Zebrafish represents an animal model particularly suitable to study bone disorders. Decreasing both SHOX and CYP26C1 levels in zebrafish embryos led to smaller fins, further supporting that SHOX and CYP26C1 interact during skeletal development. Mutations in CYP26C1 result in increased retinoic acid levels which in turn decrease SHOX gene expression leading to more severe SHOX deficiency phenotypes.
This study represents an effort to understand the genetic causes of clinical variability. Unraveling factors which modify disease toward milder or more severe phenotypes may lead to novel therapeutic approaches. We provide evidence for CYP26C1 as a genetic factor influencing SHOX deficiency phenotypic outcomes through the retinoic acid signaling pathway. Manipulating vitamin A metabolism in SHOX deficiency patients may alleviate the skeletal abnormalities of this condition.
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X chromosome gene database
GAR designed the project. AM, GAR, and DH designed the experiments and analyzed the data. AM performed the cell culture experiments. LJ and AM performed the experiments in zebrafish embryos. SF‐O, GB, MF, TO, and ED recruited the patients and provided DNA for sequencing. AM, RR, and BW performed the sequencing of patients and controls. GN performed whole‐genome linkage. AM and GAR wrote the manuscript. AM, RR, DH, and GAR contributed to the discussion and all authors commented the manuscript.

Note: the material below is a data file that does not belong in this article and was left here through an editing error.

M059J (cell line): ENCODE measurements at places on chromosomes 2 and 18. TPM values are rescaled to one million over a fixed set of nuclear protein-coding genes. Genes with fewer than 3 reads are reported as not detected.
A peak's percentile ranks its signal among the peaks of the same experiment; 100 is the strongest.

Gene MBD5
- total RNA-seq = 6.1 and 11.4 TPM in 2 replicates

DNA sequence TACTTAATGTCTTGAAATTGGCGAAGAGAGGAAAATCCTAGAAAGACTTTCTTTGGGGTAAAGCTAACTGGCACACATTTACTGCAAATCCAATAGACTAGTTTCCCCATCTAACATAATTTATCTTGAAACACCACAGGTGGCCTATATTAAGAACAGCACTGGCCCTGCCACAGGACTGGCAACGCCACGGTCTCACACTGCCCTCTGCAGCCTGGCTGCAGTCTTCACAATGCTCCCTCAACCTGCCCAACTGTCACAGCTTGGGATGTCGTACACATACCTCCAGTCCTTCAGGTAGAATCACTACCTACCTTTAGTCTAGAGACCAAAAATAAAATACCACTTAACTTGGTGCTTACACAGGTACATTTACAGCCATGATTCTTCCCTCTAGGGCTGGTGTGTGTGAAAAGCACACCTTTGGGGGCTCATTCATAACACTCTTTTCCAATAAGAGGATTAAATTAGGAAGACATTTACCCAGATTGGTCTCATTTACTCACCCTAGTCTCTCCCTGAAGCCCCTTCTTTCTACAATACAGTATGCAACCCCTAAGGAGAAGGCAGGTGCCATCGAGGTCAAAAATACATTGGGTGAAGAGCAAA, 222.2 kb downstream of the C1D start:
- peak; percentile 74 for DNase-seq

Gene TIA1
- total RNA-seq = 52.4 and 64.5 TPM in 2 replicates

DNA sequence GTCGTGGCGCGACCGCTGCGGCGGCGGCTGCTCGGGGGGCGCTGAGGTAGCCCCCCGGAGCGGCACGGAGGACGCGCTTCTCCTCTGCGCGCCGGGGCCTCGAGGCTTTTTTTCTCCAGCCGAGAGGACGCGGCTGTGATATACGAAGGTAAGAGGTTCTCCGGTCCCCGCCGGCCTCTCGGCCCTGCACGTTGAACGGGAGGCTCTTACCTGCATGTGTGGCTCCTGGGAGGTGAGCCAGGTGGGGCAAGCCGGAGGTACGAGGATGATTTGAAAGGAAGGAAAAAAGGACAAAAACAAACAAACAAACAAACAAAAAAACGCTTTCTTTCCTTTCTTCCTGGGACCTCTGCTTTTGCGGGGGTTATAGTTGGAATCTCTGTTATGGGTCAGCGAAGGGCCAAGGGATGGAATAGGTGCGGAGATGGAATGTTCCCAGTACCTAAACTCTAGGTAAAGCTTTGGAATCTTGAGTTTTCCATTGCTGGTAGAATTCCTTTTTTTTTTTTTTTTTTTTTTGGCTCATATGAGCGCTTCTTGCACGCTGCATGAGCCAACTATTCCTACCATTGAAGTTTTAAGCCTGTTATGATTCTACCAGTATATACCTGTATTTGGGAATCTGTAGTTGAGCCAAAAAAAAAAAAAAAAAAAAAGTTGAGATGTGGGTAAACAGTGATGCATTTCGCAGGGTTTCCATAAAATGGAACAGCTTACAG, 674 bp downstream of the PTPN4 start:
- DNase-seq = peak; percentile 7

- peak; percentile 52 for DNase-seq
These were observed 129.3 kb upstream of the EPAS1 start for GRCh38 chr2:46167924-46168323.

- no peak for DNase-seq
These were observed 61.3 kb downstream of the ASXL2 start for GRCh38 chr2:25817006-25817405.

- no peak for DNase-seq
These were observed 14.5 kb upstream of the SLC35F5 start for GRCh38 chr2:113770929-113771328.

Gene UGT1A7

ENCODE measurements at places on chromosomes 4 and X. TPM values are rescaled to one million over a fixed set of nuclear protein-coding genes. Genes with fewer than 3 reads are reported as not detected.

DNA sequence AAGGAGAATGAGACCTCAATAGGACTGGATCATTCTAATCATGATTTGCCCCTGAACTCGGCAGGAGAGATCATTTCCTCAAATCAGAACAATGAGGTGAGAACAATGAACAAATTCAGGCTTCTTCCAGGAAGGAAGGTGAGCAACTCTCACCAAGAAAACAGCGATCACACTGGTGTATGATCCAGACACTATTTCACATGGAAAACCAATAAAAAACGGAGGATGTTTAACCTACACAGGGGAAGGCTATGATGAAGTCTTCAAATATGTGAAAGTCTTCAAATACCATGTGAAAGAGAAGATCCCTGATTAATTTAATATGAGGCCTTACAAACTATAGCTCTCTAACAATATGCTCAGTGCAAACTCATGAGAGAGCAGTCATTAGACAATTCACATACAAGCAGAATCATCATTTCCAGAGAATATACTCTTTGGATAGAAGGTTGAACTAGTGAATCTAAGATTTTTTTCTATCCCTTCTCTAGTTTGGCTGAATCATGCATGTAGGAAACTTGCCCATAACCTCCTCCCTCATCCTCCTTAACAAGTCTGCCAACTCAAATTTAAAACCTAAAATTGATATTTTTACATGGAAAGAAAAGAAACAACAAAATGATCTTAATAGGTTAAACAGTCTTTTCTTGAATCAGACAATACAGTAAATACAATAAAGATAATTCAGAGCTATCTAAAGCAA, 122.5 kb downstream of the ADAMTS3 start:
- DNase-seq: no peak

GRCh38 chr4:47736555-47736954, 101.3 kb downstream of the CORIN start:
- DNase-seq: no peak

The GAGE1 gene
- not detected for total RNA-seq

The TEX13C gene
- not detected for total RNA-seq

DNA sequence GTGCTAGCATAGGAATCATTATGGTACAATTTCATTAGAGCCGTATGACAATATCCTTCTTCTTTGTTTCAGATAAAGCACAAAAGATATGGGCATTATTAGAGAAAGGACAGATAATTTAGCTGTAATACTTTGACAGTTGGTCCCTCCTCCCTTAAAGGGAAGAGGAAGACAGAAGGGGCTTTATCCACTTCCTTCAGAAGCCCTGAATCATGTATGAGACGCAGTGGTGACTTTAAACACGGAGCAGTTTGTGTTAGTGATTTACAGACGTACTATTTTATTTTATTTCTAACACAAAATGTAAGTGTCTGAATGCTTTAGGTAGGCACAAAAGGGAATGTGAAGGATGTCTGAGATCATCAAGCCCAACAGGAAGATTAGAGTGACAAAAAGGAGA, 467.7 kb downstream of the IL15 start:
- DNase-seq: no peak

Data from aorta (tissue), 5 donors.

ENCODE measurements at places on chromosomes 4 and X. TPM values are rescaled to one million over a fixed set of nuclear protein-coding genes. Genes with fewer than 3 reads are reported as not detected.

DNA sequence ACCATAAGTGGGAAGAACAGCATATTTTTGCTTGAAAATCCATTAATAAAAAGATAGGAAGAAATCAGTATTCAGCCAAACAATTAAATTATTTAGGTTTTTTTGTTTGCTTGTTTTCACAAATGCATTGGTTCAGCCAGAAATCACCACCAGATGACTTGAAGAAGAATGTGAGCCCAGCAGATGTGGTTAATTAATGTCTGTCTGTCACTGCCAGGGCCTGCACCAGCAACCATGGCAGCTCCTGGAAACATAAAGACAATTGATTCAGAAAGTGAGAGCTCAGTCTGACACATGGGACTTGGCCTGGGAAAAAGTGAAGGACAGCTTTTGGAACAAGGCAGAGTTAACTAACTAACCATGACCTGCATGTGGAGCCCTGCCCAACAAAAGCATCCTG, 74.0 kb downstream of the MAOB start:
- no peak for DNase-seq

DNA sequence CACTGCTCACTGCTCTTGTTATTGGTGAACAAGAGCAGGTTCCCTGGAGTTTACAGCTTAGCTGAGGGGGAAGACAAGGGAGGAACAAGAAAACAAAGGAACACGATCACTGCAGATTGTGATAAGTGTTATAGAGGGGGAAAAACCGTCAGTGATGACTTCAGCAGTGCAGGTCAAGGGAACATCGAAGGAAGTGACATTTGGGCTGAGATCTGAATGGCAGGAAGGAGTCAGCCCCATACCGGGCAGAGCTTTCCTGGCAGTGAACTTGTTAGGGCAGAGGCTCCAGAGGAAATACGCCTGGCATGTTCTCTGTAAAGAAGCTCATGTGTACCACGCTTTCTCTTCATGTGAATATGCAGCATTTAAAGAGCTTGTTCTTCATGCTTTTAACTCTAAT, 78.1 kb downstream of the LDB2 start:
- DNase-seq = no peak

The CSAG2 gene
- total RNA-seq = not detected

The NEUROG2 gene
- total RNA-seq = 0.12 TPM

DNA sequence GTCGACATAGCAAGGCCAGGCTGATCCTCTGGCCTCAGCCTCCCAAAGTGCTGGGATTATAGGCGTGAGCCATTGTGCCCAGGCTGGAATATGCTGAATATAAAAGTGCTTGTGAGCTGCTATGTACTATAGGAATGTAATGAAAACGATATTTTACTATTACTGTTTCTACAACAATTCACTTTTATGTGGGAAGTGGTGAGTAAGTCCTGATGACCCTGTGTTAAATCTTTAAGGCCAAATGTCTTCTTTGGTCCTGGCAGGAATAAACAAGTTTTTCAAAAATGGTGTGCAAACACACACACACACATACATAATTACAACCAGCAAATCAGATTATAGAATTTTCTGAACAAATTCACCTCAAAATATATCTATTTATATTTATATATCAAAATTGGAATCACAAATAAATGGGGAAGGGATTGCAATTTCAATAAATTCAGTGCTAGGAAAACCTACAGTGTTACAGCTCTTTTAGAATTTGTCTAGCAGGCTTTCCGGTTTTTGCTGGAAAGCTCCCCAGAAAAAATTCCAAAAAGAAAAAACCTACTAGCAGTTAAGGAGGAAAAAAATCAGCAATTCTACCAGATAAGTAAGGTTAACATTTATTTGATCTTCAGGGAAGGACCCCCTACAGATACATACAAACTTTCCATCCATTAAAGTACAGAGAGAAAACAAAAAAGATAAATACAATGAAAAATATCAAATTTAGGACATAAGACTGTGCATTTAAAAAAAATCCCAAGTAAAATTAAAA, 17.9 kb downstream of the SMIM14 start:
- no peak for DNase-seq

Conflict of interest
The authors declare that they have no conflict of interest.
Expanded View Figures PDF [emmm201606623-sup-0002-EVFigs.pdf]
Table EV1 [emmm201606623-sup-0003-TableEV1.docx]
Dataset EV1 [emmm201606623-sup-0004-DataSetEV1.xlsx]
Dataset EV2 [emmm201606623-sup-0005-DataSetEV2.xlsx]
Dataset EV3 [emmm201606623-sup-0006-DataSetEV3.xlsx]
Dataset EV4 [emmm201606623-sup-0007-DataSetEV4.xlsx]
We thank Tim Strom, Werner Blum, Miriam Rosilio, Dave Bunyan, Christine Fischer, Slavil Peykov, Herbert Steinbeisser, Thomas Holstein, and Christel Herold‐Mende for support. We thank Nagarajan Paramavisam for calculating the CADD scores. Beate Niesler, Simone Berkel, and Antonio Marchini are acknowledged for comments on the manuscript. This study was supported by the DFG (Deutsche Forschungsgemeinschaft), the Medical Faculty of Heidelberg, and the DZHK Heidelberg (German Centre for Cardiovascular Research). AM is a member of the Hartmut Hoffmann‐Berling International Graduate School of Molecular and Cellular Biology (HBIGS); GAR is a member of CellNetworks Cluster for Excellence of the University of Heidelberg, Germany. DH and GAR are members of the DZHK.
FundingDFG (Deutsche Forschungsgemeinschaft)http://dx.doi.org/10.13039/501100001659
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- © 2016 The Authors. Published under the terms of the CC BY 4.0 license